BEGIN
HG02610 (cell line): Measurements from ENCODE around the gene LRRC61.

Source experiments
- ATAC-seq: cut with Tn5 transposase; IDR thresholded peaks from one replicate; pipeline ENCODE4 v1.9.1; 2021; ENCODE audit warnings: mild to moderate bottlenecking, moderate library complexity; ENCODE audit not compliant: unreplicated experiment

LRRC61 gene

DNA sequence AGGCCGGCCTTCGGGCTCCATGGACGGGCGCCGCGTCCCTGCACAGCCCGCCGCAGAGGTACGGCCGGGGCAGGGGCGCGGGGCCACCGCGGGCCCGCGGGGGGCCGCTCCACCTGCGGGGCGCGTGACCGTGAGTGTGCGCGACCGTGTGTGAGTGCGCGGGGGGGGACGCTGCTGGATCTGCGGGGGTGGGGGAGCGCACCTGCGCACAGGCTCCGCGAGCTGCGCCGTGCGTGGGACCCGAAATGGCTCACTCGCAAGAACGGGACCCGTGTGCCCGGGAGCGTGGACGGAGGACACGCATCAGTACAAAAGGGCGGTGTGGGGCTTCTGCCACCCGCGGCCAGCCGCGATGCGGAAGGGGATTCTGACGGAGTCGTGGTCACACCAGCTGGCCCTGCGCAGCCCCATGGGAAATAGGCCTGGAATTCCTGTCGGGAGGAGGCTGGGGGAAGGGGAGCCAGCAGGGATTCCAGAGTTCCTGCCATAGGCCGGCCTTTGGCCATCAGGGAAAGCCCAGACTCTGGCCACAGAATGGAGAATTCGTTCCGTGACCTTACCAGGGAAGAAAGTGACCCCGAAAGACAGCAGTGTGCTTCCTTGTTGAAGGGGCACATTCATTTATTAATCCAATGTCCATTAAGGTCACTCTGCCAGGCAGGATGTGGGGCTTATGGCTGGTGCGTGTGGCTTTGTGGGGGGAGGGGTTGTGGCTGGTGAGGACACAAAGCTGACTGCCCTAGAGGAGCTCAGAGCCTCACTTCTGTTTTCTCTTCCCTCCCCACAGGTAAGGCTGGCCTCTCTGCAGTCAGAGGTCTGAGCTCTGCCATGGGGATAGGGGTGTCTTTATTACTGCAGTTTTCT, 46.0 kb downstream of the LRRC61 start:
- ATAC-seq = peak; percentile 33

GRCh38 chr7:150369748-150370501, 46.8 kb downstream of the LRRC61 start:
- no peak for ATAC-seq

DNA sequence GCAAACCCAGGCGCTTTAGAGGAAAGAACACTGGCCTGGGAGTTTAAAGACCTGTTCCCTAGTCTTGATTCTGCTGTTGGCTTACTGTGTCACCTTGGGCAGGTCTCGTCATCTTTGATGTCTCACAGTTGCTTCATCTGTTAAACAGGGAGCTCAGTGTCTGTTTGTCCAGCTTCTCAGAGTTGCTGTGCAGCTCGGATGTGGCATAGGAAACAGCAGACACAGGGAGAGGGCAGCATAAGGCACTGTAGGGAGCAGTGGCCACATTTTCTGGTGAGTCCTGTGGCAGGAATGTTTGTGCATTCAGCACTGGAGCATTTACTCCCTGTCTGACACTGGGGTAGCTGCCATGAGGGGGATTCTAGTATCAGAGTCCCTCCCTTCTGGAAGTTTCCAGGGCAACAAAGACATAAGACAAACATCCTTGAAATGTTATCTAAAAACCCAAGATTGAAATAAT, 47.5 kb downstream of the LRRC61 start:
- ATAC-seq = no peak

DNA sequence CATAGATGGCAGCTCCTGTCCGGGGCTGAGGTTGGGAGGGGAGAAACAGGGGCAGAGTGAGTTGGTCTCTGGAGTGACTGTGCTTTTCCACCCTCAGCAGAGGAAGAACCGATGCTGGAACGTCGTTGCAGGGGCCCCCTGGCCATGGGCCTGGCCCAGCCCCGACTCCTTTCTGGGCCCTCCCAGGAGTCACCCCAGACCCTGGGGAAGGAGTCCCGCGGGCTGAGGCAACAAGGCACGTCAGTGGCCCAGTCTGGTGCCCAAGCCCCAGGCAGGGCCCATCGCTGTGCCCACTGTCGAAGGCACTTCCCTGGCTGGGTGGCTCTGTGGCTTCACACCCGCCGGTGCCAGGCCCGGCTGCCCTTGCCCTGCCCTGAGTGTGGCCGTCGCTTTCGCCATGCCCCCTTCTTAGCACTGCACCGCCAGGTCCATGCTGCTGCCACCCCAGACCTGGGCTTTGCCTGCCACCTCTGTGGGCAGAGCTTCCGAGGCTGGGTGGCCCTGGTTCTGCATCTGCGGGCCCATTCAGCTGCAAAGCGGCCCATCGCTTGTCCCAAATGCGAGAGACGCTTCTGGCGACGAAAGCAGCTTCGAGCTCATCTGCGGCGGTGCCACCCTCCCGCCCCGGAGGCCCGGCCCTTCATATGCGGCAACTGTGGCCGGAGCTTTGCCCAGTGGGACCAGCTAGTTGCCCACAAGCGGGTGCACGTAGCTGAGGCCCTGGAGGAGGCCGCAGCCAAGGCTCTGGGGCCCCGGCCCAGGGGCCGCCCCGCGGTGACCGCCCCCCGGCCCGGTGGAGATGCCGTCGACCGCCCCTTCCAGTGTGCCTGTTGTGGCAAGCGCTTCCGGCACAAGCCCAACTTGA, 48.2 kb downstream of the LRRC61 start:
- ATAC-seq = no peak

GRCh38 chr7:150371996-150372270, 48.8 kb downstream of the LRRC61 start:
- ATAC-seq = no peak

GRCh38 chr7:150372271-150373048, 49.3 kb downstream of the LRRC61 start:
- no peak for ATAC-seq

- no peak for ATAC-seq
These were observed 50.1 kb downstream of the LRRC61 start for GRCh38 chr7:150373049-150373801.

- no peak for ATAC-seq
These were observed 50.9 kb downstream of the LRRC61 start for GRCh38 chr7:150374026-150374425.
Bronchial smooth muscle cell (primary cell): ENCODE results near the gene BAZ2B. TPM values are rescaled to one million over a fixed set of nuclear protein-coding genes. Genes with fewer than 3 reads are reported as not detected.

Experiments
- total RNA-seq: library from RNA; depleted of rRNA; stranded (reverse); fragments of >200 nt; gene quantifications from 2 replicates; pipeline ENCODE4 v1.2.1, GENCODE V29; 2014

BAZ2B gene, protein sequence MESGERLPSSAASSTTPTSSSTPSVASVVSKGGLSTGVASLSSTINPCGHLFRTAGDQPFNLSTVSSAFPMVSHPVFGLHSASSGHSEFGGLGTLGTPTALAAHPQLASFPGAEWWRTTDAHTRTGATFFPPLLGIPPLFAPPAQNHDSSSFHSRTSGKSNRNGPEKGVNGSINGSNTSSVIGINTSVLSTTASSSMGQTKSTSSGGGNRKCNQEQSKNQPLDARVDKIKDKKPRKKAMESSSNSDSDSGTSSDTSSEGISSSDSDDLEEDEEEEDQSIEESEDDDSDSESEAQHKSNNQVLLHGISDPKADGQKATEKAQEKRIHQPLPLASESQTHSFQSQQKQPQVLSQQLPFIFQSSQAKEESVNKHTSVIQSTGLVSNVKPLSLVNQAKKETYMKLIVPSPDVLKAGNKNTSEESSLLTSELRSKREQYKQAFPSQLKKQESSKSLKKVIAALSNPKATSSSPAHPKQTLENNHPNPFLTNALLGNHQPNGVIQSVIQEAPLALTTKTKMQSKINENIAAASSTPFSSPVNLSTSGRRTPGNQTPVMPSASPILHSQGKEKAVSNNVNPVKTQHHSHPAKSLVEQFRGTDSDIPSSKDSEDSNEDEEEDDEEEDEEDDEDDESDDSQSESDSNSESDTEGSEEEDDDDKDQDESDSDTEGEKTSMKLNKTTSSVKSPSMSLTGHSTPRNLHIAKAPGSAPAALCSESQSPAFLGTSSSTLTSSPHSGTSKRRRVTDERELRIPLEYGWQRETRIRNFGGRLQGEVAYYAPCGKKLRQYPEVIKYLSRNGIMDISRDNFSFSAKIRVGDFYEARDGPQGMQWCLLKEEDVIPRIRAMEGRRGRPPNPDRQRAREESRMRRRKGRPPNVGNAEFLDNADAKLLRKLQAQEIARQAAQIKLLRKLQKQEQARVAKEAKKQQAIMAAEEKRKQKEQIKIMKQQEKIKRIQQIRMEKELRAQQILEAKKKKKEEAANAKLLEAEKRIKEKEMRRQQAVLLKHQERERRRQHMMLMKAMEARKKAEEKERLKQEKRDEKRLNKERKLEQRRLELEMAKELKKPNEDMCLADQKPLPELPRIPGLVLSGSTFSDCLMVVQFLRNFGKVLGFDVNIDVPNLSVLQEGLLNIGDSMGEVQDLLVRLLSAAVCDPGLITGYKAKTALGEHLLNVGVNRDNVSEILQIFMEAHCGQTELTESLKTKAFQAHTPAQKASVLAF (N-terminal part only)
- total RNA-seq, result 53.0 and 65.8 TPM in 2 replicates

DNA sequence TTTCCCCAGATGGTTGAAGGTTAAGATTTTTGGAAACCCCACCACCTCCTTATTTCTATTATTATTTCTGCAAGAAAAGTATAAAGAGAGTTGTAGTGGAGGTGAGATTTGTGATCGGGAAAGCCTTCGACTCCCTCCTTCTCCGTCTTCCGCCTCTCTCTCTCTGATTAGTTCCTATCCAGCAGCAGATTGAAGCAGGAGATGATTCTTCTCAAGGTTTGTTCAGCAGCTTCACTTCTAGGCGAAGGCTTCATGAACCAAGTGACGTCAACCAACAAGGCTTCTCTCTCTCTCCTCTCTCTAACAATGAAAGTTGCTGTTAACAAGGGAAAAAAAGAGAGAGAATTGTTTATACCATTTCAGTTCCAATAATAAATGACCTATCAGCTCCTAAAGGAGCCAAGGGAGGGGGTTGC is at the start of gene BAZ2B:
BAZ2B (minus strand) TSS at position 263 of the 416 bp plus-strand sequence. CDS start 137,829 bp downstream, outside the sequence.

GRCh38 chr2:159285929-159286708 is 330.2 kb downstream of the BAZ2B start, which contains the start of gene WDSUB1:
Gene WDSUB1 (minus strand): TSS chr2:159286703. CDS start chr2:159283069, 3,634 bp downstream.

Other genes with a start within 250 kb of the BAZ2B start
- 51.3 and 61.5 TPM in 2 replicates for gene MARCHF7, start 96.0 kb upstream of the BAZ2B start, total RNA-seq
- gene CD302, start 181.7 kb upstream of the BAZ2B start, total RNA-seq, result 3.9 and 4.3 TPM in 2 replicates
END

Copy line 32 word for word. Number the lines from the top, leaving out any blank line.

- gene CD302, start 181.7 kb upstream of the BAZ2B start, total RNA-seq, result 3.9 and 4.3 TPM in 2 replicates